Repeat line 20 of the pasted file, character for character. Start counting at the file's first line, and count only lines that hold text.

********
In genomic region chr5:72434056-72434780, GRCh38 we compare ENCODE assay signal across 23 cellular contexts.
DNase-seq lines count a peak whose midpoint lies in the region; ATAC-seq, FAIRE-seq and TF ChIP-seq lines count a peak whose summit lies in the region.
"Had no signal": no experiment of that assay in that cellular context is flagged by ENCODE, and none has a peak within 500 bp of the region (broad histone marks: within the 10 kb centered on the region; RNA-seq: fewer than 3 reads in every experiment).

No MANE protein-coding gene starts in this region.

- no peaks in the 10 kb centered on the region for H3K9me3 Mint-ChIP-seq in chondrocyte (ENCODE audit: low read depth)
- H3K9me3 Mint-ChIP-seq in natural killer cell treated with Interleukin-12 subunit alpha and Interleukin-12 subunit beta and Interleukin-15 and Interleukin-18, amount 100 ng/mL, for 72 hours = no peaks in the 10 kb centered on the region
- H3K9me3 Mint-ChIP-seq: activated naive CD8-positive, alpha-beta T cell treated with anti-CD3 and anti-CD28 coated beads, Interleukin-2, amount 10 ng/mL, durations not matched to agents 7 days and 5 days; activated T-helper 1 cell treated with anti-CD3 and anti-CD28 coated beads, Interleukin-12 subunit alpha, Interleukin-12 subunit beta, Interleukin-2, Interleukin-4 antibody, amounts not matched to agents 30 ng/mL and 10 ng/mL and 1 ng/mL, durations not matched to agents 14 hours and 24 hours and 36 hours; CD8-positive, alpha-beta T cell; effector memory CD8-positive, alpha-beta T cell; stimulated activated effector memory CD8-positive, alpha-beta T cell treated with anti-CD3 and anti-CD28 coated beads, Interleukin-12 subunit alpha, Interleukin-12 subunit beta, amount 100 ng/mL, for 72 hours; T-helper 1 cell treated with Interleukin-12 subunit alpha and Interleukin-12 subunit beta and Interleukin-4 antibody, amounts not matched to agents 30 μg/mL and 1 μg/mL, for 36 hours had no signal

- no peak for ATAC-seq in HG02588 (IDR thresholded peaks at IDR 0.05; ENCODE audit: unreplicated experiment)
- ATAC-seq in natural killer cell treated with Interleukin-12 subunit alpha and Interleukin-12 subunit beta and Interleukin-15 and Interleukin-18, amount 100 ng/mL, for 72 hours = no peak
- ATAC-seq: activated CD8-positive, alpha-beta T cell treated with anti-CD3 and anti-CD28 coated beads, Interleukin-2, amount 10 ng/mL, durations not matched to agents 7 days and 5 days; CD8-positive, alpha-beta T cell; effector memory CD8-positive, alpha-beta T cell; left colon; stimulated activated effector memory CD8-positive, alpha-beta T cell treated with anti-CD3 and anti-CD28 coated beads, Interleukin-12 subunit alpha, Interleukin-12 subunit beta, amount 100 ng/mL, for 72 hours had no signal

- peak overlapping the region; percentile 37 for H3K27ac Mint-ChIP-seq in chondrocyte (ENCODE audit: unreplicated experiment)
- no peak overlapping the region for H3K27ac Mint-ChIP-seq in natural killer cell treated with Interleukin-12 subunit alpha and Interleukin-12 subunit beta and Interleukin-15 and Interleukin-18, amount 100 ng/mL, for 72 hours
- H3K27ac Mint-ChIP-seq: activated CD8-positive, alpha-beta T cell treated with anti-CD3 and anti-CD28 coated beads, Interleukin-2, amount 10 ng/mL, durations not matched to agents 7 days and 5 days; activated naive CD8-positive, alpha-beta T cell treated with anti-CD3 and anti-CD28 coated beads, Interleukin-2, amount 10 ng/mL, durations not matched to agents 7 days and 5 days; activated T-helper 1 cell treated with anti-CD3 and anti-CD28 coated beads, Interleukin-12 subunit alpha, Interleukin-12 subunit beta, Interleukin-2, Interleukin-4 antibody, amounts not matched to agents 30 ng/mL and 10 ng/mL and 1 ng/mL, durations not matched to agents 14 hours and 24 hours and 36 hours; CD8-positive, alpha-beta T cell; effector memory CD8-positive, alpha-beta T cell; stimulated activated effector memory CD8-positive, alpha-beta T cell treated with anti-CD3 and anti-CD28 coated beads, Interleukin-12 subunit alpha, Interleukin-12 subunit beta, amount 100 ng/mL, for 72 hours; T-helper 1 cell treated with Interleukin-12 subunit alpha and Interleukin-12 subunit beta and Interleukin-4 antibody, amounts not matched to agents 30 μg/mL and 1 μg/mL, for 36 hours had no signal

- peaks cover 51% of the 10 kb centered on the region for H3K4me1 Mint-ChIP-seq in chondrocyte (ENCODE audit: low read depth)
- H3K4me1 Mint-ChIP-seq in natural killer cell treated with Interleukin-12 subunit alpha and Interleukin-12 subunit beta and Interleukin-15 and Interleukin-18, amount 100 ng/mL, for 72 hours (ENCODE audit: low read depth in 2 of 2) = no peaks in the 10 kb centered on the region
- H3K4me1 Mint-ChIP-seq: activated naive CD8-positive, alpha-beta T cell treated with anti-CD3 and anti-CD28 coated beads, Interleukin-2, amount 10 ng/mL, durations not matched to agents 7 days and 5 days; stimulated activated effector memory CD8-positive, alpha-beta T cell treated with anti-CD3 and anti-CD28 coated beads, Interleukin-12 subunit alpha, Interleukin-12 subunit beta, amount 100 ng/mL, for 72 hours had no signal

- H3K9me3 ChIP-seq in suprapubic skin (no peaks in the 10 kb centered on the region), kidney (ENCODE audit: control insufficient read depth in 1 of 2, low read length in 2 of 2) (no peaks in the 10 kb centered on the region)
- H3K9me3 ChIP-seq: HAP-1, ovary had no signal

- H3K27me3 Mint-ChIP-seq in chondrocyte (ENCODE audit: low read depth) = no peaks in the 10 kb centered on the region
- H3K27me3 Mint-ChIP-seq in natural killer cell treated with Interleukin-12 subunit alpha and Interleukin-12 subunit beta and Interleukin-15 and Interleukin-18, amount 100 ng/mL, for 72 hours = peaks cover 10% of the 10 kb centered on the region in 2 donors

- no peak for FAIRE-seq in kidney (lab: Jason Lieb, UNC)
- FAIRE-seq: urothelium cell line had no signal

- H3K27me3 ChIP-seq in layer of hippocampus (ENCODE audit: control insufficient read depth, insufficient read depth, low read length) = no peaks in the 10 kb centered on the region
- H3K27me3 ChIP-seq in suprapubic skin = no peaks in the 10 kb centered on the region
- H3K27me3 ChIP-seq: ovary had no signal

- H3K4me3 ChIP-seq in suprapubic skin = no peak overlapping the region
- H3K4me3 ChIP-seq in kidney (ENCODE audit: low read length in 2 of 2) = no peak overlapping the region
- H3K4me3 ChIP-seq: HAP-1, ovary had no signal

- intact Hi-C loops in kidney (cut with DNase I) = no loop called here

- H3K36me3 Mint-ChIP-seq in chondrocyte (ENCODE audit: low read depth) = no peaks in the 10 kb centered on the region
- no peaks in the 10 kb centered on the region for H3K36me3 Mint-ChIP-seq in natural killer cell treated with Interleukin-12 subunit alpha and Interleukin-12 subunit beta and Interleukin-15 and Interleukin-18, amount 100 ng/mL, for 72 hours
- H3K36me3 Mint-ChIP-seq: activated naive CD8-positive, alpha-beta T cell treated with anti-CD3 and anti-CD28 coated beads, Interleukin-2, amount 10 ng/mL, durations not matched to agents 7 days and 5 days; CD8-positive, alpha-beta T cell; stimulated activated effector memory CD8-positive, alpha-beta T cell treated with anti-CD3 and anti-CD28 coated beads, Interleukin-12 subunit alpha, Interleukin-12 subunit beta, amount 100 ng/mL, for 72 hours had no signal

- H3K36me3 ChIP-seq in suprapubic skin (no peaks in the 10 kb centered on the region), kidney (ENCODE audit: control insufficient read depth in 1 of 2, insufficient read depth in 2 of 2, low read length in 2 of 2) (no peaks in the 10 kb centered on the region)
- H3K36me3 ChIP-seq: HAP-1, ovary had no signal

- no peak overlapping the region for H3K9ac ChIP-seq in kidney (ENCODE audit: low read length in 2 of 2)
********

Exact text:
- H3K27me3 Mint-ChIP-seq in natural killer cell treated with Interleukin-12 subunit alpha and Interleukin-12 subunit beta and Interleukin-15 and Interleukin-18, amount 100 ng/mL, for 72 hours = peaks cover 10% of the 10 kb centered on the region in 2 donors